Kawasaki Versys Forum banner

1 - 12 of 12 Posts

·
Premium Member
Joined
·
16,142 Posts

·
Registered
Joined
·
282 Posts
I purchased a gallon of kerosene from Walmart for 9 bucks and put some in a spray bottle. I have a grunge brush I bought from Cycle Gear and a can of Motul Chain lube/wax. I lube every 400-500 and clean every other lube. I put the bike on the center stand and spin the rear wheel by hand as I spray down the chain. Then dry with a microfiber cloth, let sit for about 15-20, then spray with the Motul and let sit over night. No problems with fling. So far, it works for me. The clean and lube process takes about 15-20 minutes because of the drying. Simply lubing the chain takes less than 5.
 

·
Registered
Joined
·
3,427 Posts
Correction

The guy in the video is wrong about which products cause O ring swelling or shrinkage and perhaps an example of how myths can perpetuate themselves on the Internet.

An individual on advrider.com did some scientific testing on this a few years back. (click for thread) Alcohol will degrade rubber and gasoline contains alcohol (ethanol).

IMO a functional but perhaps an overly complex solution to chain cleaning compared to say a grunge brush (or dish pan brush/tooth brush), a spray bottle of cleaner and some shop towels. I say this because you still have to clean the bike afterwards to remove slippery fling off from the rear tire and rim so you might as well go ahead and make a mess cleaning the chain outdoors and then wash it off with detergent and water.

I do use a Grease Ninja for applying lube to the chain after cleaning. It is more efficient with the lube as it eliminates overspray and deposits lube evenly on both sides of the chain. You end up using much less lube as it all goes on the chain. On the downside I can never lube my chain completely without having the straw it comes to connect your chain lube can to the device pop out more than a few times.

++++++++++++++++++ cut and paste results below +++++++++++++++++++++++++
Table of results
Conclusion of short term exposure:
1. Carb cleaner and Gasoline samples swelled to significant sizes. Definitely not recommended to use these fluids to clean an O-ring type chain. The carb cleaner exposed O-ring increased in diameter by 29%! The gasoline exposed O-ring increased in diameter by 11%.
2. WD-40, and Kerosene seem to have negligible to no effect on the O-rings (+/-1%)
3. Brake fluid, and PJ1 chain lube seem to have a negligible to small effect on the O-ring’s size.
 

·
Registered
Joined
·
282 Posts
> What do you guys think?

it's messier and takes longer to clean.
It did look messy! I use a small spray bottle with kerosene and a 3 sided brush I bought at a motorcycle shop. I place a 13 gallon trash bag underneath and spin the rear wheel by hand. The excess lands on the bag. I then wipe down with microfiber cloth, let dry, and lube with chain wax. Cheap, easy, effective. The bike sits over night, no problem with fling. I'm pretty new to this stuff. I figure if I follow the owners manual I'll be safe. I'm sure the people at Kawasaki who wrote it know a lot more than most. :clap:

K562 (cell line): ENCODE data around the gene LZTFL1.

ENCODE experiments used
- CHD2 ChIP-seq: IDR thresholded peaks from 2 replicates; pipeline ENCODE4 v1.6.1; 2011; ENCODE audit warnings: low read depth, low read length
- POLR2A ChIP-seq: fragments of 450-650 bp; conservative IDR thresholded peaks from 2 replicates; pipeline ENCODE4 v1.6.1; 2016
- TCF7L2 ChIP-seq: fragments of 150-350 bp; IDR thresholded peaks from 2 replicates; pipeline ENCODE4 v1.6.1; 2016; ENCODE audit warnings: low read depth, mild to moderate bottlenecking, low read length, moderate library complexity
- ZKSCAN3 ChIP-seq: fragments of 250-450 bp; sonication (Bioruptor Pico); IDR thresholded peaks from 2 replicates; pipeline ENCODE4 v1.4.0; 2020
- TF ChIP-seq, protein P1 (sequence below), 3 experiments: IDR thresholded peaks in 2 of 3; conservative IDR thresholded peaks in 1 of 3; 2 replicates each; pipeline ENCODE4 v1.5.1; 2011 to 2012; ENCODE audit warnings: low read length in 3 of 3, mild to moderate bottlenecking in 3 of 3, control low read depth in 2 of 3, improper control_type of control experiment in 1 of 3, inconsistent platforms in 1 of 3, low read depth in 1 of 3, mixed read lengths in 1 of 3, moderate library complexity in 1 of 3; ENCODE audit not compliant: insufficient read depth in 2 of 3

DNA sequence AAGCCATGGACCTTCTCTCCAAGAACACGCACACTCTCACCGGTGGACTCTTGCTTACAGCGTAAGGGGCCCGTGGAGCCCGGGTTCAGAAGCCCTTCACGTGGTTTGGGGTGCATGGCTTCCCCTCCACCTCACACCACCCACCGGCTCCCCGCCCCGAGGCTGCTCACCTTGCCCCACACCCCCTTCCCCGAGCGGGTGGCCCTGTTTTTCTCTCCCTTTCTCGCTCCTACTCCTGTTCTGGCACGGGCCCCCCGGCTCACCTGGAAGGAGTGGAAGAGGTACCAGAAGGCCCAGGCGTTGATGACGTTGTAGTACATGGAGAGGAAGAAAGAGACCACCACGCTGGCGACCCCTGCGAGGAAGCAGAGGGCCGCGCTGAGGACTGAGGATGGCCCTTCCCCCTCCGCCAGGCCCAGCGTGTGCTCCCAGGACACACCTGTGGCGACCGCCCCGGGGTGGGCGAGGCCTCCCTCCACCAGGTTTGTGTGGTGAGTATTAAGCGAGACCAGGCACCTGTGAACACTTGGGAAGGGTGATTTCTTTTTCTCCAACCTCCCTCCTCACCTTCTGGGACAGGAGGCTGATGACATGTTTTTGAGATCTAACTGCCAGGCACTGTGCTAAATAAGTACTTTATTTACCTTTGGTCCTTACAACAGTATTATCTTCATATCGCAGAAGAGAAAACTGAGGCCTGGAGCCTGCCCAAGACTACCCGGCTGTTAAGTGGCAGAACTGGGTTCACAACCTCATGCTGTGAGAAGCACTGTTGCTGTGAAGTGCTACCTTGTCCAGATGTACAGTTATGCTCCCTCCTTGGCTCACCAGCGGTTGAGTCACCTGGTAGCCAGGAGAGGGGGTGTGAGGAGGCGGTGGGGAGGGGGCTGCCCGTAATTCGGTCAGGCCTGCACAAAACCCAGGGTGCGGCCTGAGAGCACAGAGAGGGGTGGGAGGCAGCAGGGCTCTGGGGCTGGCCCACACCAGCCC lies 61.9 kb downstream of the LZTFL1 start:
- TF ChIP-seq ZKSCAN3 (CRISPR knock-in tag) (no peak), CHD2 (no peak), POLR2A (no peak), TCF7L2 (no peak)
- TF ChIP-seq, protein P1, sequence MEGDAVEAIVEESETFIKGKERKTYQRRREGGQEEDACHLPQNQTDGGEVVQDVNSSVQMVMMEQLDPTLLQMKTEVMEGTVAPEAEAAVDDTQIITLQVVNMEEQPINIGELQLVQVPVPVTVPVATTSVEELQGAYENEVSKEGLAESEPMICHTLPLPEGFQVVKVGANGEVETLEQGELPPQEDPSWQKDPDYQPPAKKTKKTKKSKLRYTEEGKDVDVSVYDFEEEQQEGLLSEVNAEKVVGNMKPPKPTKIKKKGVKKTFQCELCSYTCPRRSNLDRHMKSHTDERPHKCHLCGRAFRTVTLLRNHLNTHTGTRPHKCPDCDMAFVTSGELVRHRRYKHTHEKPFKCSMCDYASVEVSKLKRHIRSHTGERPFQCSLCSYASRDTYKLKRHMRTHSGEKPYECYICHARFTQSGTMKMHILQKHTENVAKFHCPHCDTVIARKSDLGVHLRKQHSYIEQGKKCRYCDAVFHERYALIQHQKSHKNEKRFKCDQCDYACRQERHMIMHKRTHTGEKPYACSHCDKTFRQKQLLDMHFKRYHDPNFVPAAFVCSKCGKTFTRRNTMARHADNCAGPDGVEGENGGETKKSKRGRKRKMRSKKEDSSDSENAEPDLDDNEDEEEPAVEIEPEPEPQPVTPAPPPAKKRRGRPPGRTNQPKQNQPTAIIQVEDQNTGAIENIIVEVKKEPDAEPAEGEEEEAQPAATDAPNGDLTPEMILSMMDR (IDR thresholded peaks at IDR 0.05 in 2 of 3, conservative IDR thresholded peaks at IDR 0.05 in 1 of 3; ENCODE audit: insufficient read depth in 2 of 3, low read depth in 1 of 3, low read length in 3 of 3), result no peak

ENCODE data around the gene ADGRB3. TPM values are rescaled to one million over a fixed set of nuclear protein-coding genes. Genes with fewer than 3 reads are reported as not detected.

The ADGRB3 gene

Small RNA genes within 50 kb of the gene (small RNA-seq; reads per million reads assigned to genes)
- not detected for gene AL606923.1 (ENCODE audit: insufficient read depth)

·
Premium Member
Joined
·
16,142 Posts
I do plan on removing the countershaft cover soon like Joe and cleaning the front sprocket. It looks pretty easy!


For the bolts on the counter shaft cover you'll need a 1/4" i think its a 8mm socket and 1/4"extension to remove.
 

·
Registered
Joined
·
143 Posts
I have a similar product. Overall, I wouldn't recommend it for the following reasons:

1) the lower chain (where it's got to be placed because of hoses) needs to be level in order for the fluids to flow out properly, this is not possible with a versys on a stand (gen 2 at least) unless you raise the rear about 8". So the fluid leaks out the back of the device and gets all over.

2) it doesn't really work that well. The brushes inside aren't that aggressive, and apply a static pressure no matter what. For caked on bits, you still need to scrub by hand. Note this is intended to work in one direction, then you have to move to the other chain section (upper or lower) to get the 'other side' (front vs back, not inside vs outside) of the links - something done in one step with the standard grunge brush.

3) I found it wasted way too much cleaner. I thought it would collect in the container easier so you could keep pouring it in, but because it doesn't collect well - most ends up on the floor, device, hands etc.

4) you still need a grunge brush to clean the sprockets, so now you have 2 dirty tools instead of one.

For me, a standard grunge brush is direct, fully adjustable in terms of effort and focus on a dirty bit, is essentially 1-step cleaning, and you can easily control the cleaning solution - whatever you use. You still have to wipe it down, you still have to clean up the tool.

While it technically works to some degree, I don't think it saves any time or money. I tried it twice, haven't used it since.

Just my opinion of the one I have.
 

·
Registered
Joined
·
970 Posts
It sounds like the gent in the video is not from the US of A............perhaps the unleaded gasoline there doesn't have alcohol in it. I would prefer to use kerosene or diesel for cleaning. That tool actually looks pretty effective. I might have to try one.
 

·
Registered
Joined
·
87 Posts
I think I'll stick with my grunge brush......yeah it's messy but it's much less complicated. I've been using wd40 to clean my chains for years and haven't had problems I'm glad to see that someone did actual scientific experiments and decided that I'm not hurting my chains.

Also for anyone interested.......this video is from "Andy Man Cam". He has a pretty good channel and is a fellow versys rider.
 
1 - 12 of 12 Posts
Top